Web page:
How's Your Score?
Choosing a lender isn't the first step in becoming a homeowner. In reality, the home buying process begins with your finances. Saving your money for a down payment is a good idea, but if you lack a strong credit score to reinforce it, you could find yourself renting for another couple of years in DuBois, Pennsylvania until you build up your score.
The Fair Isaac Company calculates your FICO score on the summary of your total credit history. Most people traditionally have a score of 600, but scores are tiered from 300 to 850. In recent years, however, some people have seen their score lowered because of loss of employment, closed credit card accounts, or credit card accounts terminated because the card didn't carry a high balance. Some of the factors in determining your FICO score are:
- Credit Inquiries — How many times has your credit history been accessed by someone other than you?
- Types of Credit — Do you have a healthy mix of credit cards and loans?
- Payment History — Do you pay your bills on time each month?
- Credit to Debt Ratio — How much do you owe versus your available credit?
Lenders want to ensure that giving you a loan is a safe move. Your FICO score gives lenders an insight into what type of borrower you'd be based solely on your credit history. You'll need a score of at least 740 to get a satisfactory interest rate. If your score is lower, you can still qualify for a loan, but the interest paid in the long run could be more than double that of someone with a better credit score.
We're used to working with all tiers of credit history. Call us at (814) 371-2100 and we can help you get on the right track to the home of your dreams.
You want a better score, but how do you get there? Building your FICO score takes time. It can be difficult to make a significant stride change in your credit score with quick fixes, but your score can improve in a few years by keeping tabs your credit report and by wisely using credit. The best way to do this is to know your FICO score. You'll improve your credit score by using these pointers:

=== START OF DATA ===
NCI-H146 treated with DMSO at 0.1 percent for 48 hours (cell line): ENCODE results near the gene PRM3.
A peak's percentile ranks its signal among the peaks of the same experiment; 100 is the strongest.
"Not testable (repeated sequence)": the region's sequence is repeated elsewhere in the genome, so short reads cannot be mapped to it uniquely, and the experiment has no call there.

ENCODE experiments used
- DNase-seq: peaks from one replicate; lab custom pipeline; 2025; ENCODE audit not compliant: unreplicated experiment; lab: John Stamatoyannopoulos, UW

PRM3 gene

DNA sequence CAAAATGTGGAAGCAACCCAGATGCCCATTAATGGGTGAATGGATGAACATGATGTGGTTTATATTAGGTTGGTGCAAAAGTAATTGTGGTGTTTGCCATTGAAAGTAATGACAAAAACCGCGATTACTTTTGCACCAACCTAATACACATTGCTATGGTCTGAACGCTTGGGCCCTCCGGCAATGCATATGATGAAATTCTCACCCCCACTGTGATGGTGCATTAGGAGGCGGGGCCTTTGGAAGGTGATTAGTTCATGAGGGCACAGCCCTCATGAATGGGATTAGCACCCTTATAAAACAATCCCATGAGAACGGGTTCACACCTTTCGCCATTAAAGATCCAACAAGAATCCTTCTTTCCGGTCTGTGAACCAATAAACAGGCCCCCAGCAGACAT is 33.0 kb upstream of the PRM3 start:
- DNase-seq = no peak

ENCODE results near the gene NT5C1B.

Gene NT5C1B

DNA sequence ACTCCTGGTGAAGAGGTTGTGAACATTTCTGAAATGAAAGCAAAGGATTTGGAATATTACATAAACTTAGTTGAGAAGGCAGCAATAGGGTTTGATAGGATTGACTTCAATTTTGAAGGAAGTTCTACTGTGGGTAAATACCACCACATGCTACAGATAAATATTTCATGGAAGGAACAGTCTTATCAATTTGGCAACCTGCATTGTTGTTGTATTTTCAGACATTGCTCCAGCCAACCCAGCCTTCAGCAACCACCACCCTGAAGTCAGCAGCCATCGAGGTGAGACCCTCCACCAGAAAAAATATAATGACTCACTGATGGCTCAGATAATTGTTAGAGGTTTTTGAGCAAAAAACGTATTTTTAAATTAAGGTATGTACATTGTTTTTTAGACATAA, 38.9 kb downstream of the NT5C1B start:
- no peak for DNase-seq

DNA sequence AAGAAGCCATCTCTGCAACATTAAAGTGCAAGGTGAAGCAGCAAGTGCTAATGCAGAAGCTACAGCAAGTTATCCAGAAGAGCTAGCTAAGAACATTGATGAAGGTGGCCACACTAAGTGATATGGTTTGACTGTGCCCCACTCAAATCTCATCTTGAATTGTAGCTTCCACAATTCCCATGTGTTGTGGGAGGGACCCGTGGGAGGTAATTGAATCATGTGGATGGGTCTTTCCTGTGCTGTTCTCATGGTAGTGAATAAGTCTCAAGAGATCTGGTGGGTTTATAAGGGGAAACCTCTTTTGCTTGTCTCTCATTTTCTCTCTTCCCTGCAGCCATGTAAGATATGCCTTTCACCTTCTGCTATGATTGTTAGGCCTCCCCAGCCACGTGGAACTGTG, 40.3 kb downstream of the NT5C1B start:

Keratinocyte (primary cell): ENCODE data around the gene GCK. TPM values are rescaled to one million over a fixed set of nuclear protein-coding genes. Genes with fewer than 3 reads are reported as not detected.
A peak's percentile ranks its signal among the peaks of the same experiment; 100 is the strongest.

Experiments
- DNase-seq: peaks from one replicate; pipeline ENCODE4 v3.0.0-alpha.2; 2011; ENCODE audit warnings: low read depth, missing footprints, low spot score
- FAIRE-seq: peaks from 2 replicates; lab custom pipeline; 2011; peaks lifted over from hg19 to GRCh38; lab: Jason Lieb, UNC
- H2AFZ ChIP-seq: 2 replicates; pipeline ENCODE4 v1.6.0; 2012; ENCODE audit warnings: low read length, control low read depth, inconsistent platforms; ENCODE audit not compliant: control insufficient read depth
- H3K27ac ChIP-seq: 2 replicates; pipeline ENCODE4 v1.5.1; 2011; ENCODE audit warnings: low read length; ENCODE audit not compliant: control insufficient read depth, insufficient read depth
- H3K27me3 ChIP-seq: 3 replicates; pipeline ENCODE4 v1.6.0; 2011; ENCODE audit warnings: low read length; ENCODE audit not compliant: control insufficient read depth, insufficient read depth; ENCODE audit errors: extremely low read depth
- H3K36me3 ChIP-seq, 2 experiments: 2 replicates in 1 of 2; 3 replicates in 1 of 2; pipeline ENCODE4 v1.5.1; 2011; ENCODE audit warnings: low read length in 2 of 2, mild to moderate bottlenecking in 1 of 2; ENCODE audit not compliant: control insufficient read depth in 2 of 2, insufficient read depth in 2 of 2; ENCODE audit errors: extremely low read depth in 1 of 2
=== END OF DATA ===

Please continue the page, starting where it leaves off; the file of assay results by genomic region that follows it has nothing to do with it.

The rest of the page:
- Apply for gas station cards or store credit. For those who have non-existent credit or low credit, department store credit cards and gas credit cards are ways to start your credit history, increase your spending limits and keep up your payments, which will raise your credit. You must always avoid carrying a high balance for too long because these types of cards traditionally have a surprisingly high interest rate.
- Use your credit. Whether you're just getting started with credit, or if you've got older cards, use your cards to make sure your accounts stay active. But, be sure to pay them off in one or two payments.
- Keep up with payments. Late payments kill your credit history. It's where people who have recently been unemployed see the biggest dip in their credit score. Yes, it takes longer to restore your credit with payment history, but it's the surest way to show that you're able to make payments to a lender.
- Correct your credit report. If you find incorrect items on your credit report, write to the bureau asking that the item be removed. If you have a common name or the same name as a family member, you'll want to pay extra attention to make sure the activity reported is correct.
- Even out your debt. At first, this doesn't sound like a good idea. But, you don't want to have one card that is maxed out and have your remaining cards at a zero balance. It's better to have each of your cards at about 30% of their credit limit than to have the most of your debt taking up the balance one card.
Knowing the ways you can raise your FICO score, you can move toward becoming a homeowner. Keep in mind that when you're ready to apply for a loan to purchase a house, you'll want to keep your credit inquiries within a two-week window to avoid adverse effects on your credit score. With the help of Hoffer Realty Associates, shopping for a mortgage is sure to go more smoothly so you, too, can become a homeowner.
Learn more about FICO scores at myFICO.com, Fair Isaac's informational site and you can review all of your credit reports for free each year at annualcreditreport.com. And, for a small payment, you can get your FICO score from each bureau on their websites: equifax.com, experian.com and transunion.com.